My friend Joe and I were comparing Halloween doings:
Joe: Do you get many trick or treaters?
Me: No, not in the community here. It’s mostly retired folks. Occasionally we might get a grandparent herding some little grands. During the pandemic, nada. Now it seems schools, churches, and organizations have trunk and treat which reminds me of a Western movie, cars circling like the wagons to keep out the bad guys. Maybe there are some organized “scares.”
Joe: I’m sure glad I grew up when I did for the Halloween nights we had when I was a kid.
We both looked at each other and kind of snickered.
Me: Yeah, me too. It was fun and scary. Scary fun! Being nine or ten or eleven and out at night was exciting. My sisters and I put together costumes from a box up in the attic that emitted a bit of a musty odor mixed with mothballs. It was stuffed with slightly torn dresses, silky or filmy-or old-fashioned suit jackets from generations before us.
We came from a long, proud, and often wacky line of costumers- Halloween or not.
New Year’s Eve- Flushing NY 1939
Today the clothes would be considered vintage, like the 1900 knee-length black skirted bathing suit with fitted cap. Or the sleek gold lamé gown from the 1920s. Once I pinned and tied up the back it sort of fit. I felt really glamorous tripping (literally) down Kenny Avenue with a beaded bag hanging off my neck and dragging my pillowcase for holding the loot.
The loot, of course, was candy! Little Hersey bars, licorice strings, Good ’n’ Plenty in miniature boxes, candy corn. My personal favorite-Strawberry Turkish Taffy which was not Turkish and had no real strawberries. All pure sugar, straight to your brain. Little mercenaries in training that we were. Pennies were good. Nickels better. My Unicef box got filled with reluctant honesty. Well, almost always honesty. An apple for a treat? Oops, it fell out my pillowcase-too ordinary. Yeah, Halloween was fun.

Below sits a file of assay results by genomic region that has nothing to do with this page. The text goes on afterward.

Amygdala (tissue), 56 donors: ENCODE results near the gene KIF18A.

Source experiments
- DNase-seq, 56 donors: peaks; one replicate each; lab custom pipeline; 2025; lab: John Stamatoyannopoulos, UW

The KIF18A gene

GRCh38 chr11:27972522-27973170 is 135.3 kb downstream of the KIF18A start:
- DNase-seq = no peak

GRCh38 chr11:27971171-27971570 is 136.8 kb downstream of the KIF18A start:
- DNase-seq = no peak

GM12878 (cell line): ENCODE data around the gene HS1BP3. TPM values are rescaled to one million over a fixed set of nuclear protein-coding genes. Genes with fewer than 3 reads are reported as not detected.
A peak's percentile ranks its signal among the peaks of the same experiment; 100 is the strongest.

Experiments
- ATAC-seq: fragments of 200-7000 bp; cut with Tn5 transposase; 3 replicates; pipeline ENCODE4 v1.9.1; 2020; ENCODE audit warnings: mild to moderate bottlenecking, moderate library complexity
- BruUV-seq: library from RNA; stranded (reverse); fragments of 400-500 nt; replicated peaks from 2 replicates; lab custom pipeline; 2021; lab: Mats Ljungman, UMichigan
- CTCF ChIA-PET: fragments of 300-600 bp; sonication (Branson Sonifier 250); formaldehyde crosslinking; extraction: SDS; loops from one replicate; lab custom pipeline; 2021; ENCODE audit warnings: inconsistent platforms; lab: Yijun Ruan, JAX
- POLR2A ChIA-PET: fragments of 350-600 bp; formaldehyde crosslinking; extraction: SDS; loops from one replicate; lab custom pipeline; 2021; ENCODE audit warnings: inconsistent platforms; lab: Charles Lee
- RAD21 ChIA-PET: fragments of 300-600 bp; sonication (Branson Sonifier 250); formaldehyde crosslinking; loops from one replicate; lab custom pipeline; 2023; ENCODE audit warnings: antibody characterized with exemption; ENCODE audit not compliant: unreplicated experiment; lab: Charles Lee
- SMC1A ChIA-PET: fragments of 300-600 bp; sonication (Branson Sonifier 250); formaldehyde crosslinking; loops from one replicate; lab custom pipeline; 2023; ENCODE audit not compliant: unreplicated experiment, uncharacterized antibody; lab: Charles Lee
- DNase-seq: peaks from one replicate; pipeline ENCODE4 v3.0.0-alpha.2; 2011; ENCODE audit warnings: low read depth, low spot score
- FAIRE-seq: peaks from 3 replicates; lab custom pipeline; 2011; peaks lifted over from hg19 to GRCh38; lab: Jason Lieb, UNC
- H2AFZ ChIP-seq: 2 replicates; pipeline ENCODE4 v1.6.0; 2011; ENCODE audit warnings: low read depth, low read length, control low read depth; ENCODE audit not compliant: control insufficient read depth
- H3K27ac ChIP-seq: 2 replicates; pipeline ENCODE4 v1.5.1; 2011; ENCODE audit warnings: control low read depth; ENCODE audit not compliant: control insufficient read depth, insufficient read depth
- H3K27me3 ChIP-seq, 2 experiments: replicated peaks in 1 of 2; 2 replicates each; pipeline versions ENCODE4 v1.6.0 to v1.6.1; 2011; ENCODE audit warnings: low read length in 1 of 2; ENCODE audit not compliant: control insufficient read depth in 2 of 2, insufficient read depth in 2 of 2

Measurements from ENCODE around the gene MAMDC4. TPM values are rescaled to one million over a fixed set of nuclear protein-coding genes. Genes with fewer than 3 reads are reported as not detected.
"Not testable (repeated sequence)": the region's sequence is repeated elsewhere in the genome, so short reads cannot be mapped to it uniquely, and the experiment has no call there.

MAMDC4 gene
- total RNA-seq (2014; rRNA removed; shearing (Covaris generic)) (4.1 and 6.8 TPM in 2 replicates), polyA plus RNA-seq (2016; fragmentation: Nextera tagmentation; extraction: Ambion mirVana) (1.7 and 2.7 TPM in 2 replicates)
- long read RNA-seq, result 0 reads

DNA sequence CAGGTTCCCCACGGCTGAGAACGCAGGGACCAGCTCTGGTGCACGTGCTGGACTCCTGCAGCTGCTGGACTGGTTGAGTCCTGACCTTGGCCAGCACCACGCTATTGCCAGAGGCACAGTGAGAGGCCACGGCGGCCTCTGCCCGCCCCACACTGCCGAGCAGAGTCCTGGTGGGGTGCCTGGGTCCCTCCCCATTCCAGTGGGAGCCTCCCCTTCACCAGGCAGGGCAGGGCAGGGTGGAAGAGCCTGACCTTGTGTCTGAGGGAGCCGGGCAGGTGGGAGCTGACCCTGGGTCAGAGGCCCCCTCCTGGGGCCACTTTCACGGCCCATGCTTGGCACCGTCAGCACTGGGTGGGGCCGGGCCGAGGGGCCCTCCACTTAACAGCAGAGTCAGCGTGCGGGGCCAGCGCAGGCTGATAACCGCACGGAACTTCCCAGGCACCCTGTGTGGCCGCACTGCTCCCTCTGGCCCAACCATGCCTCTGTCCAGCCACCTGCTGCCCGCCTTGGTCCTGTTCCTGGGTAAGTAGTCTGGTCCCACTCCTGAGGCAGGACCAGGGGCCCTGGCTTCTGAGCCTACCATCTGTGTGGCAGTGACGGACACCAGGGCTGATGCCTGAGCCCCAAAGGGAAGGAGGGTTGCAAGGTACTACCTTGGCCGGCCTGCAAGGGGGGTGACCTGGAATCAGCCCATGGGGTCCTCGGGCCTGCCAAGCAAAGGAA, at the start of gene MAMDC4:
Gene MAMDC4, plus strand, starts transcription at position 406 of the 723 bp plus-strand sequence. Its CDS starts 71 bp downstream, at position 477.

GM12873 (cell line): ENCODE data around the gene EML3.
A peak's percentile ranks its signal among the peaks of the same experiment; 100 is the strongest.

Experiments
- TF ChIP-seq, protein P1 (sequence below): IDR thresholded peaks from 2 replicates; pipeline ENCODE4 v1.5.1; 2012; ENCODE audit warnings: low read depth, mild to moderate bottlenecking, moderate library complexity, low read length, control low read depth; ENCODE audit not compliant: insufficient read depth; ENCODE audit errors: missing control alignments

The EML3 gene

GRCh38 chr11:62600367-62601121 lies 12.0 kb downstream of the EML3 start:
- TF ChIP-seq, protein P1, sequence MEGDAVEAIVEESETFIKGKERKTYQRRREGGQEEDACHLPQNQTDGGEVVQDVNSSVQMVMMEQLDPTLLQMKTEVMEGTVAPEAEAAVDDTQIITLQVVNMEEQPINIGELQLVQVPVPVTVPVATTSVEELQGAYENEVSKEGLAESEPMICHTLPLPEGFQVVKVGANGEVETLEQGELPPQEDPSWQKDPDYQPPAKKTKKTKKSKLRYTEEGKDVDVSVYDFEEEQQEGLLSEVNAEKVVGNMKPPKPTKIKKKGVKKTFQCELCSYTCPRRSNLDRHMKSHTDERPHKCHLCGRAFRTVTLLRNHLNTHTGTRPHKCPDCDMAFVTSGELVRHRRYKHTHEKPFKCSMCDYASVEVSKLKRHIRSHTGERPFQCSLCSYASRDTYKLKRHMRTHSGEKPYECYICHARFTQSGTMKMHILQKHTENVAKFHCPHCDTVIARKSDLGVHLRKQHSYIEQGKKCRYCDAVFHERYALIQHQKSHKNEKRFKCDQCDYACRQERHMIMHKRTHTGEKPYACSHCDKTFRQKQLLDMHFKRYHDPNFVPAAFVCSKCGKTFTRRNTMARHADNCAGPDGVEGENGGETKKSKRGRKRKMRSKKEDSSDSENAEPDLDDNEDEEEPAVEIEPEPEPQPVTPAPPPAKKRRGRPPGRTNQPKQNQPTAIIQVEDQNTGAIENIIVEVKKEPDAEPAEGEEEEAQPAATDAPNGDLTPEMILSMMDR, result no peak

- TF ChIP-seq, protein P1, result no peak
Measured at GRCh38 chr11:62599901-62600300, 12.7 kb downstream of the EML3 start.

And the scary part. The house around the corner. No lights on. No decorations. Scary dark.
“Ring the bell.”
“No, you ring the bell.” Riiing.
Like a perfect Halloween Pavlovian response, the three older boys (who had a rep as being wild anyway) always came whooping and yelling from the backyard of their house. Made my legs feel shaky as we ran away screaming, but that was a house we had to visit every year.
2022. Halloween’s here. Trick or Treat! This year I don’t feel the need for excitement.
Please, no tricks this year. The last two years have been tricky enough. Only treats coming my way and your way!!!
So what qualifies as a treat? A yummy dessert of, say cheesecake, after any home-cooked-by-someone-else meal. Swordfish, fresh salad. An evening reading by the fireplace. Or stargazing on our patio under the wide Tucson night sky. A text from someone from the old neighborhood. Being any where kids – of all ages- are playing. Zoom with friends from far away. A basket of Honey Crisp apples? Hey yes, thanks.
Ethel Lee-Miller blogs regularly about people, the power of words, and her writing life. She’s retired from professional writing gigs after 30 years of teaching, coaching, editing, and gathering writers to publicly share their work. She is the author of Thinking of Miller Place, and Seedlings, Stories of Relationships. These days, she writes to inspire, to connect with folks, and for the pure enjoyment of it. Ethel enjoys sharing stories at Odyssey Storytelling, Artists Standing Strong Together, and anywhere there’s a mic or a Zoom room.